In Tulsa, Oklahoma, over the last 30 years, the number of cliff swallows killed by moving vehicles has drastically decreased. That change can't be accounted for by alterations in traffic patterns or swallow populations, say scientists. Instead, they think it's tied to the fact that the birds' wingspan is also decreasing. This adaptation — whether selected for by vehicular birdicide and/or other factors — helps swallows be more nimble in the air at high speeds, making it easier for them to avoid oncoming traffic. (EDIT: Sorry guys, I made an error here. Some of the researchers were from Tulsa, but study actually happened in Nebraska. Evolution takes place throughout the plains states.) Read the rest
In the United Arab Emirates, a freshwater lake has appeared in the middle of the desert. The oasis is beautiful and full of life, and it's risen 35 feet since 2011. It's also probably accidentally man-made.
Hydrologists believe the lake formed from recycled drinking water (and toilet water). The nearby city of Al Ain pumps in desalinated sea water, uses it for drinking and flushing the toilet, cleans it in a sewage treatment plant, and then re-uses it to water plants. All of that water ends up in the soil and, at the lake site, it comes back up.
The water is clean, writes Ari Daniel Shapiro at NPR. Don't worry about that. Instead, the major side-effect of the lake is change, as scientists watch the desert ecosystem that used to exist on the site decline, and a new one rise to take its place. It's a great story that shows how complicated discussions about ecology can be. On the one hand, you're losing something valuable. At least in this one spot. On the other hand, you're definitely gaining something valuable, too.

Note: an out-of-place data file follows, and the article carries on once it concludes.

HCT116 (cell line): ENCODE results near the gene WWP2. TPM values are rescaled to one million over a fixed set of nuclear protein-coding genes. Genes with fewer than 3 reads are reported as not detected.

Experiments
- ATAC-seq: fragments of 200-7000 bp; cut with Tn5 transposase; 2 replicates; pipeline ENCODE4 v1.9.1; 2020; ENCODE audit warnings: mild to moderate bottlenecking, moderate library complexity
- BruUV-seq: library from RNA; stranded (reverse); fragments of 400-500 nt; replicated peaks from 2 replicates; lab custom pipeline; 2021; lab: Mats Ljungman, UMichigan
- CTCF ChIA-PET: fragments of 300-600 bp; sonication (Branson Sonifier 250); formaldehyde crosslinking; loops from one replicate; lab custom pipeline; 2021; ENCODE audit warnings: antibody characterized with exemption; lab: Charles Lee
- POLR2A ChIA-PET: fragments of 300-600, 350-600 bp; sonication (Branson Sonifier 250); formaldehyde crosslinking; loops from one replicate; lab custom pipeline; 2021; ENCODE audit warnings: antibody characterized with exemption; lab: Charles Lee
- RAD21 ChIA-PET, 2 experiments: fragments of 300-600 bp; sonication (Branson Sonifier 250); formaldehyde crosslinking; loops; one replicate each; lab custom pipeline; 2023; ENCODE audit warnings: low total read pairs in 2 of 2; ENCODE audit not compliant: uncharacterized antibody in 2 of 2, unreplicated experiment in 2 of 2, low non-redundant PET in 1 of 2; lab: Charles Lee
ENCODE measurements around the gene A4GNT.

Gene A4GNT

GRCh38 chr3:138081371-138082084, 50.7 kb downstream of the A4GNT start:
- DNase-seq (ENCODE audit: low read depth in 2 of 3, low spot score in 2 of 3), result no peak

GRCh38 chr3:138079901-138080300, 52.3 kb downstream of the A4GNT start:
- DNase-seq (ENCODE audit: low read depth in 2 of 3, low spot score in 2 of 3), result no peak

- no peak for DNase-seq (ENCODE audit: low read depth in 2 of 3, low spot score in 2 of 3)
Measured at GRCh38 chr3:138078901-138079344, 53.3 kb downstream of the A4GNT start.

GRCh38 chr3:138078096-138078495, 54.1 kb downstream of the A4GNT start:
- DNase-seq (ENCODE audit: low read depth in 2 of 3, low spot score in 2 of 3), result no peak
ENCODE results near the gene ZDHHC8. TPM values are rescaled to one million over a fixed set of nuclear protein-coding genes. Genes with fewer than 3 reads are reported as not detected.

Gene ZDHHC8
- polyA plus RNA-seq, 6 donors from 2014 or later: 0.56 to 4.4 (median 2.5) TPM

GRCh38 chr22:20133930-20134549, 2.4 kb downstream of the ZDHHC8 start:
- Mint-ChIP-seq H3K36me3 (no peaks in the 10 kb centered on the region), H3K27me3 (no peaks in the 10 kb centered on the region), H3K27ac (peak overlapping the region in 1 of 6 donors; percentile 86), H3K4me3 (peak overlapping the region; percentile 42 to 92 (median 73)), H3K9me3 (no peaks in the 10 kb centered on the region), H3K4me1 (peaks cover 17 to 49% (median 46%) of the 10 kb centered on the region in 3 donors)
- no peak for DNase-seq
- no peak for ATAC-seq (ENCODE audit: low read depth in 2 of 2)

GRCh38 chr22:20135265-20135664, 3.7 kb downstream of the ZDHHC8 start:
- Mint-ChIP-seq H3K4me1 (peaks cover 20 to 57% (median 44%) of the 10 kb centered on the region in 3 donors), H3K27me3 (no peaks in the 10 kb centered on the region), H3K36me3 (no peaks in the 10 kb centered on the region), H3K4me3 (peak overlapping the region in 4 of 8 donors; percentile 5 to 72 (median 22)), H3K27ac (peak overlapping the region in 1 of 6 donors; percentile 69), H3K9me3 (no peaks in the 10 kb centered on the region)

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"With every species that we lose, it's like rolling the dice. The whole ecosystem could crash down," Howarth says.
But Clark, with the U.S. Geological Survey, says he's not so worried about the desert ecosystem. He says the lake is tiny compared to the vast amount of desert in this part of the world. "If I look through the binoculars, there's, like, seven different kinds of herons. There's greater cormorants.
A clever example of short-form advocacy filmmaking by Max Joseph for Rainforest Alliance.
Seth Godin's Poke the Box is a breezy, short manifesto that extols the virtue of taking initiative and doing stuff, even though you might fail or annoy the people you work with. At first, it seems awfully glib -- after all, Doing Stuff is easy to talk about, harder to make happen. But as the book goes on, it's clear that Godin has anticipated many -- if not all -- of the roadblocks to rising up and making things happen, and writes about how to overcome them with humor and simplicity.
Godin's short blog-posts are interesting little nuggets that can sometimes stick with you all day long, but time and again, Godin's shown that these really work best when they're strung together into longer essays. This is really quite an inspirational 88 pages.
Poke the Box
TED2009: Seth Godin - Boing Boing
Seth Godin asks: "What's the overlooked gem, the book I haven't ...
Seth Godin rants on faux science and irrationality - Boing Boing
Seth Godin gives good advice to the music industry - Boing Boing
Modern life is broken -- why? - Boing Boing
Why I Left My Publisher in Order to Publish a Book - Boing Boing Read the rest